CAT Peer Supervision
Almost 4 years ago I sent out an invitation through the Irish Association of Creative Arts Therapists (IACAT) for creative arts therapists (CAT’s) to join me in a supportive peer supervision group. While I was supported by other mental health professionals in multidisciplinary teams I still felt somewhat isolated from my own CAT peers. There was a regular need to explain the processes of art therapy to my professional colleagues. I knew I would not have to do this with CAT peers. On the one hand, it was a great exercise having to explain what I did, why I did it and the kind of outcomes that could be expected. It gave me a better ability to articulate my practice. On the other hand, it required an energy I did not have at times. I was also entering private practice exclusively for a period of time and figured the feeling of isolation from my CAT peers would increase.
I was not sure if people would answer the invitation. To my great surprise and relief, I had a number of responses. However, it was a scary moment as I wondered what the hell I was doing! What did I know about setting up a peer supervision group? What did I have to offer other CAT professionals? I was nervous as I didn’t necessarily want to run it or be responsible for it. I wanted to be part of a group that would self-regulate, share monthly roles and responsibilities and be able to convene and operate in my absence. As it turned out, I had nothing to worry about. The peers who joined me were fantastic and we were all on the same page in terms of what we were looking for. It took a few months but we eventually hashed out the practicalities of setting up and maintaining a CAT peer supervision group (stay tuned for a paper we are writing specifically about this!) and we have continually shifted the goal posts and contract to fit our expanding needs.
It is a slow open group. When one person leaves we invite someone new in. We presently have art and dramatherapists in our group. It would be nice to add a music and dance movement therapist to the mix but I expect that will come in time. We are eight people strong and now acknowledge that we can in fact have up to ten people since there are never more than 6 people at any one meeting. It is a non-profit group and the only costs are room rental and some art making materials, which we all split equally whether or not we make the monthly meeting.
Unlike clinical supervision it is non-evaluative so it is more relaxed but that does not mean we can be irresponsible or unethical in our dealings. Each member is a serious professional and we depend on one another to offer potential solutions or alternative handling of some situations. It is by no means a replacement for clinical supervision. It is something that bolsters clinical supervision and our individual practices. It can be a real rescue remedy between sessions too, especially for those who have a small number of clients and might only attend their supervisor once or twice a month.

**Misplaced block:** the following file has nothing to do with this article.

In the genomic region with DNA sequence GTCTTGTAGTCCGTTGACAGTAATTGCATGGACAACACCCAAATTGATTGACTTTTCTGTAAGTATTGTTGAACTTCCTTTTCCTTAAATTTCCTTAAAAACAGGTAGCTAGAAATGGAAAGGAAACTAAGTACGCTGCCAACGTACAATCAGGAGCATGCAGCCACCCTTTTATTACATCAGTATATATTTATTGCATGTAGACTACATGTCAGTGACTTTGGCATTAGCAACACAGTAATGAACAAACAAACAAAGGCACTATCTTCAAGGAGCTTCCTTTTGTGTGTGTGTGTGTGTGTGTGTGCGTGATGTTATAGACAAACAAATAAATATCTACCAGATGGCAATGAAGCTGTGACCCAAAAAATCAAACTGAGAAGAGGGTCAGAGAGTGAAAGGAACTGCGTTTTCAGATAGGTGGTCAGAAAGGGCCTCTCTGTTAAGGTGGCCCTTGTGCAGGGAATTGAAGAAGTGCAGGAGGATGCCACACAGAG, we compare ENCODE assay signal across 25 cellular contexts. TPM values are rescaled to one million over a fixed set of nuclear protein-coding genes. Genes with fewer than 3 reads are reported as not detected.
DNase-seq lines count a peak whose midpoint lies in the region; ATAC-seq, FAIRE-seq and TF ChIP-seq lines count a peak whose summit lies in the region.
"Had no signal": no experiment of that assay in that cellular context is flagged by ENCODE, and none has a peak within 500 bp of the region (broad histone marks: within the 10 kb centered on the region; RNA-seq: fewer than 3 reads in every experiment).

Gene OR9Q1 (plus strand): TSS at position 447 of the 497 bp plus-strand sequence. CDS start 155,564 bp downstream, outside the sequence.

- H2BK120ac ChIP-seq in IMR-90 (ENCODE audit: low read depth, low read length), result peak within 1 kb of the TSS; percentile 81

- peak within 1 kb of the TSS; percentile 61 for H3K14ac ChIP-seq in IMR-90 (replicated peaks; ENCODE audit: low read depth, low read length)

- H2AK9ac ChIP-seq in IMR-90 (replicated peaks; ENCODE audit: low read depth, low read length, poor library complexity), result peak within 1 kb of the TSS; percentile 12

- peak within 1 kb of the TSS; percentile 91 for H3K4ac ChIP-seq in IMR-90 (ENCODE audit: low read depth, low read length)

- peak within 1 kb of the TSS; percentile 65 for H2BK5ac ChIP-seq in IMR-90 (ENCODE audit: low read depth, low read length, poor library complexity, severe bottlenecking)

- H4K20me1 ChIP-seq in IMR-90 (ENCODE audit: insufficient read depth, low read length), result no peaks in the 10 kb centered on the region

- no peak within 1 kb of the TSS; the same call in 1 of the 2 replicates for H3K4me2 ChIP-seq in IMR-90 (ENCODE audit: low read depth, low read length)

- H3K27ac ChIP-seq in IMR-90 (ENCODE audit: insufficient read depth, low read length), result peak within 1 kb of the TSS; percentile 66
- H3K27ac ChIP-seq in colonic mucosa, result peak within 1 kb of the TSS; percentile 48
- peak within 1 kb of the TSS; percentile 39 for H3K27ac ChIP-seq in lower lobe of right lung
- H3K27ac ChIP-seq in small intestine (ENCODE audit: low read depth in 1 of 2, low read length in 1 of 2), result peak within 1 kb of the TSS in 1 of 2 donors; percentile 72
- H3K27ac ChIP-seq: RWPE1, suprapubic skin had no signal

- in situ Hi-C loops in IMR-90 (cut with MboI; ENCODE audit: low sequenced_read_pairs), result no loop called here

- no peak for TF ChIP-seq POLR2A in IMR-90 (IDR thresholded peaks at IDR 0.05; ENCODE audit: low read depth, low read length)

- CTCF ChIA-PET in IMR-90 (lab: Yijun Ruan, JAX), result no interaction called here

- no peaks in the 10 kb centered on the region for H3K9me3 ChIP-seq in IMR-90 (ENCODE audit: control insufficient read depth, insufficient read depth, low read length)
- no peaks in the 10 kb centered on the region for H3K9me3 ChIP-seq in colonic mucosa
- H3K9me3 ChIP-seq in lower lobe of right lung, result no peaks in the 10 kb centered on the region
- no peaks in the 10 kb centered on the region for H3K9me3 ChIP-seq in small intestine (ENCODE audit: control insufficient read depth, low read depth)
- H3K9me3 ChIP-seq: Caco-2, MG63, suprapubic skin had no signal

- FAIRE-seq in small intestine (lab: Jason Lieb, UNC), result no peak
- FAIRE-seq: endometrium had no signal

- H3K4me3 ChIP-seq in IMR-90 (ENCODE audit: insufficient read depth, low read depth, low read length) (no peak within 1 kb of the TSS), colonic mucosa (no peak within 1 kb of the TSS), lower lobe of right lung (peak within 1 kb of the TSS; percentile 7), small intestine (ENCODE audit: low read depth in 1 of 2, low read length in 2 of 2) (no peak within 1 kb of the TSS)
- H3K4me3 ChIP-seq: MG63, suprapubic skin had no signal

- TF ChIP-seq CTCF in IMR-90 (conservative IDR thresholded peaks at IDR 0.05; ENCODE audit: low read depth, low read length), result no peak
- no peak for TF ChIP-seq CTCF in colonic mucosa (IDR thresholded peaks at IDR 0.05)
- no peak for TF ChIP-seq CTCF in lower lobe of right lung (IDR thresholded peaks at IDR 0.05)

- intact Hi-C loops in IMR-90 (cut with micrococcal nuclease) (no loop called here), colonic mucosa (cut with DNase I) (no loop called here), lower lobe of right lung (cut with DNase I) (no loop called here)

I cannot express enough how important this group has been for every single member. For me I have gained some amazing friendships, connections and an astounding tree of knowledge permanently at my disposal. The benefits are far reaching and too many to describe in this little blog but we will share all of that in time so that other CAT’s may feel confident enough to set up their own groups and reap the benefits that we have.
Amazing journeys and collaborations come from support networks such as peer supervision and we are big believers in collaboration here at Artonomy. While I always knew I would set up an arts therapy organisation I had no idea when or where, or if I would have to do it alone. It is the peer supervision group that led me to Artonomy co-founder, fellow art therapist and now, good friend, Anna Mulvihill. She was the first member to contact me and the first through the door of the group, for which I will be forever grateful. And look at us now! We are a great team and have created something together that we hope will grow and grow to benefit other CAT’s and many clients. All of this from a peer supervision group. It is a great place for allies and collaborations and referrals. I urge all CAT’s to get themselves involved in a group, even if the only purpose of attending is to avoid professional isolation. That alone is reason enough. Best of luck on you peer supervision journey!
Author | Louise Gartland | Art Psychotherapist
This is a very brief introduction into the benefits of creative arts therapy peer supervision groups. We are working on an extended paper to lay out the setting up and maintenance process as well as all of the great benefits that come from being involved in a CAT peer supervision group. Stay tuned. . .